Location: 4th Floor Boardroom
Course ID: C091814A
Credits: 2 NJ Credits: 2 General
2 NY Credits: 2 PP; Transitional and Non-transitional;
In honor of Constitution
Day, the CLE Institutes welcomes back noted author and lecturer Gloria
J. Browne-Marshall for an updated look at the Constitutional provisions and
Supreme Court decisions interpreting them have had a profound impact on many
races in the United States, most notably Asians, Native Americans and Blacks.
Understand how the cases came about, the Constitutional provisions brought into
play and the prospects for future Constitutional interpretation.
J. Browne-Marshall is
an Associate Professor at John Jay College of Criminal Justice where she teaches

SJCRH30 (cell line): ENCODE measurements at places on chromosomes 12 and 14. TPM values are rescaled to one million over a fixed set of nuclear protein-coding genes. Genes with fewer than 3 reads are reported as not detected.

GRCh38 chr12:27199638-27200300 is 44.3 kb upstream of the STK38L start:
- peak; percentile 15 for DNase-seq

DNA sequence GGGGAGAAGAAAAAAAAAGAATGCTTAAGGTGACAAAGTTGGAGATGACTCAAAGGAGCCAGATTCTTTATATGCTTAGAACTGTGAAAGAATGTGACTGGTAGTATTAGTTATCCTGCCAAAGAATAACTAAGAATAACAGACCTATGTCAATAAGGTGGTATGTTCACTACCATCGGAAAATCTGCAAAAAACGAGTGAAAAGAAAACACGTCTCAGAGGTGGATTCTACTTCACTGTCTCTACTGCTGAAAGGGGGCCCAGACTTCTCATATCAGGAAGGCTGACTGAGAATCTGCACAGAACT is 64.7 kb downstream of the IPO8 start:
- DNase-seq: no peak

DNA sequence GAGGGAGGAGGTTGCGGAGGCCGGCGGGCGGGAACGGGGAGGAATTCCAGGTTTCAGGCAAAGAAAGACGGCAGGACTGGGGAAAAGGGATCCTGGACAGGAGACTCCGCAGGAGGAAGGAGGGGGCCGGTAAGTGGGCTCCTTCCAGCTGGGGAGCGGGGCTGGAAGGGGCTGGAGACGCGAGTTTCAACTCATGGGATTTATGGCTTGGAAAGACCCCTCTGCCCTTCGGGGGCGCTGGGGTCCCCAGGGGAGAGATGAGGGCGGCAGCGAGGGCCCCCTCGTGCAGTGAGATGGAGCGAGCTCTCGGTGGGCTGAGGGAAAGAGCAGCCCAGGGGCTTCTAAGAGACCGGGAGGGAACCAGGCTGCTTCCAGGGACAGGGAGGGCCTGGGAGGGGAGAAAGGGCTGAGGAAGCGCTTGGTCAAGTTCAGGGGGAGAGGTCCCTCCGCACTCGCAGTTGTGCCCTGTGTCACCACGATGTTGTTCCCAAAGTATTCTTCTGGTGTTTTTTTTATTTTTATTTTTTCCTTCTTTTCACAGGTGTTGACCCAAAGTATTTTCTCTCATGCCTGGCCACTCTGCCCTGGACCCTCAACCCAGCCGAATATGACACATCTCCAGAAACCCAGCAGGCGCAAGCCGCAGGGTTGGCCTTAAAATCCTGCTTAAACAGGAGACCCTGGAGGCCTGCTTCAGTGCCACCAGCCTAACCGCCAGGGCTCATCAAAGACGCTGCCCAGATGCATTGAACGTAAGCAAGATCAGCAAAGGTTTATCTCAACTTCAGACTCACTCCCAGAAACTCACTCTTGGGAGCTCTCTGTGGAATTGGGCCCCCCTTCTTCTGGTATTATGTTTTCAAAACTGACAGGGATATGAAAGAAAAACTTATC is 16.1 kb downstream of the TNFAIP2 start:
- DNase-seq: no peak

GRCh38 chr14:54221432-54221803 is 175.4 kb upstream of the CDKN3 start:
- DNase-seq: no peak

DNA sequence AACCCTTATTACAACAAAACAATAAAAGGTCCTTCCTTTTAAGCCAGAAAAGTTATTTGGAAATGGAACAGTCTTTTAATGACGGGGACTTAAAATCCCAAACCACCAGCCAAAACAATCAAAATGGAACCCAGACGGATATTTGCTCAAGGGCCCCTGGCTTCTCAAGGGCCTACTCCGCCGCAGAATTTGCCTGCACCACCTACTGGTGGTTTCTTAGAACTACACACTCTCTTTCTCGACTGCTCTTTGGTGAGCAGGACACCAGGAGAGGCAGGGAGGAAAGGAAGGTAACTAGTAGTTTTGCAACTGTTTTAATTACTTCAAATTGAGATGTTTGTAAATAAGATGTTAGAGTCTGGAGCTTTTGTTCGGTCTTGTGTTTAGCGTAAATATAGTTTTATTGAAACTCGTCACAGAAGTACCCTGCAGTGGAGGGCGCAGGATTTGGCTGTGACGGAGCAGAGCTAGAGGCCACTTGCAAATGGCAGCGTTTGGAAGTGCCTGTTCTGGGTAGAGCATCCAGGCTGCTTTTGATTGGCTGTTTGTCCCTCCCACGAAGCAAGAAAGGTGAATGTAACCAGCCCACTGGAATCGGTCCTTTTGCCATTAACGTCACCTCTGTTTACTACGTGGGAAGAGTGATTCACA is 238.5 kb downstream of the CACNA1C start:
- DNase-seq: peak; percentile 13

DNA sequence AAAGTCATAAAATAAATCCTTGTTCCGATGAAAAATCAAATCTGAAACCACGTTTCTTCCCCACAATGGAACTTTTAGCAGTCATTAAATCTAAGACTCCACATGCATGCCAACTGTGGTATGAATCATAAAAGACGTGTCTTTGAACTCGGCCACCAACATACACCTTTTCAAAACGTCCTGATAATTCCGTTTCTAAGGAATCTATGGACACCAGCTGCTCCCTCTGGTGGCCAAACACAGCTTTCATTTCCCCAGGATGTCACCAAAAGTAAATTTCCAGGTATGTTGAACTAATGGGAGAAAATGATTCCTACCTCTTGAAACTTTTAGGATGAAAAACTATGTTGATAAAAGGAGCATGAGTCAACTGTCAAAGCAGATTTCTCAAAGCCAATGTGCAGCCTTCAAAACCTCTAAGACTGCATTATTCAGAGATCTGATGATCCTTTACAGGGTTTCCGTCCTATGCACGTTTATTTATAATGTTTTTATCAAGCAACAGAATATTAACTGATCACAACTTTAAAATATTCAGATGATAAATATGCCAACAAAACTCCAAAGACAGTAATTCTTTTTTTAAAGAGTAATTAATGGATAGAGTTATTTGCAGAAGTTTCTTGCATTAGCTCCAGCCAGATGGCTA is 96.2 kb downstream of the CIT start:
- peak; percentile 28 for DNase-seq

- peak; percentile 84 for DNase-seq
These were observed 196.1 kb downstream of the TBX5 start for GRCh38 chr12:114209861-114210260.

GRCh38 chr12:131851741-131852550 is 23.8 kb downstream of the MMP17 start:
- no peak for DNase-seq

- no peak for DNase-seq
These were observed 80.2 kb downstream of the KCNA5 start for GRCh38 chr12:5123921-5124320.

courses in Constitutional Law, Race and the Law, and Evidence. Her primary research
interest is racial justice under International and Constitutional Law. She is the author of the book "Race, Law, and
American Society: 1607 to Present" (Routledge), "The Constitution: Major Cases
and Conflicts" (Pearson), The U.S. Constitution: An African-American Context"
among other works. Prior to academe, she was a litigator of Civil Rights and
Public Law cases for the NAACP Legal Defense and Educational Fund, Inc., Community
Legal Services, and Southern Poverty Law Center.
J. Browne-Marshall, John Jay College
of Criminal Justice, author Race Law and American Society